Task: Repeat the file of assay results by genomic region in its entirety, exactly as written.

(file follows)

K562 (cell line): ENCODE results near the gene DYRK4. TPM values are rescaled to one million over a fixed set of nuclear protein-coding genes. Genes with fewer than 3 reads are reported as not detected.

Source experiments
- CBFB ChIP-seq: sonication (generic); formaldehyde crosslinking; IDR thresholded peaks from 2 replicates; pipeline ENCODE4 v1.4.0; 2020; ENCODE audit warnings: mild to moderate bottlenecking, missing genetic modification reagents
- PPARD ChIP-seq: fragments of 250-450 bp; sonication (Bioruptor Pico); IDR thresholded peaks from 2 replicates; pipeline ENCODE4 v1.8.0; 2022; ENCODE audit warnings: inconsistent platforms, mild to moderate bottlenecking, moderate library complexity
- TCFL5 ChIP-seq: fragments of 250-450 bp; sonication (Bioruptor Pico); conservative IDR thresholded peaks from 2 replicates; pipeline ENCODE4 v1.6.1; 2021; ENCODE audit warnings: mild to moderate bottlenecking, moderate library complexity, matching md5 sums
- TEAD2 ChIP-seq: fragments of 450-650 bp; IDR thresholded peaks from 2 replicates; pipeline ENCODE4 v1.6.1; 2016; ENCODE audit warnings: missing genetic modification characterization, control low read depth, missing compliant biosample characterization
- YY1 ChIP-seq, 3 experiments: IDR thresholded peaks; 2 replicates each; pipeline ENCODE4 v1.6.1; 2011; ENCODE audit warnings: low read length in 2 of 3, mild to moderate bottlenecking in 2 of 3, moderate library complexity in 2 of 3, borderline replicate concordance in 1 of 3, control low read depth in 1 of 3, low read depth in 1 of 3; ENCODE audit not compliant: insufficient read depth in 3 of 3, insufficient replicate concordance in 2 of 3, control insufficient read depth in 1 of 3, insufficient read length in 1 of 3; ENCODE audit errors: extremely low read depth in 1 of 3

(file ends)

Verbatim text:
K562 (cell line): ENCODE results near the gene DYRK4. TPM values are rescaled to one million over a fixed set of nuclear protein-coding genes. Genes with fewer than 3 reads are reported as not detected.

Source experiments
- CBFB ChIP-seq: sonication (generic); formaldehyde crosslinking; IDR thresholded peaks from 2 replicates; pipeline ENCODE4 v1.4.0; 2020; ENCODE audit warnings: mild to moderate bottlenecking, missing genetic modification reagents
- PPARD ChIP-seq: fragments of 250-450 bp; sonication (Bioruptor Pico); IDR thresholded peaks from 2 replicates; pipeline ENCODE4 v1.8.0; 2022; ENCODE audit warnings: inconsistent platforms, mild to moderate bottlenecking, moderate library complexity
- TCFL5 ChIP-seq: fragments of 250-450 bp; sonication (Bioruptor Pico); conservative IDR thresholded peaks from 2 replicates; pipeline ENCODE4 v1.6.1; 2021; ENCODE audit warnings: mild to moderate bottlenecking, moderate library complexity, matching md5 sums
- TEAD2 ChIP-seq: fragments of 450-650 bp; IDR thresholded peaks from 2 replicates; pipeline ENCODE4 v1.6.1; 2016; ENCODE audit warnings: missing genetic modification characterization, control low read depth, missing compliant biosample characterization
- YY1 ChIP-seq, 3 experiments: IDR thresholded peaks; 2 replicates each; pipeline ENCODE4 v1.6.1; 2011; ENCODE audit warnings: low read length in 2 of 3, mild to moderate bottlenecking in 2 of 3, moderate library complexity in 2 of 3, borderline replicate concordance in 1 of 3, control low read depth in 1 of 3, low read depth in 1 of 3; ENCODE audit not compliant: insufficient read depth in 3 of 3, insufficient replicate concordance in 2 of 3, control insufficient read depth in 1 of 3, insufficient read length in 1 of 3; ENCODE audit errors: extremely low read depth in 1 of 3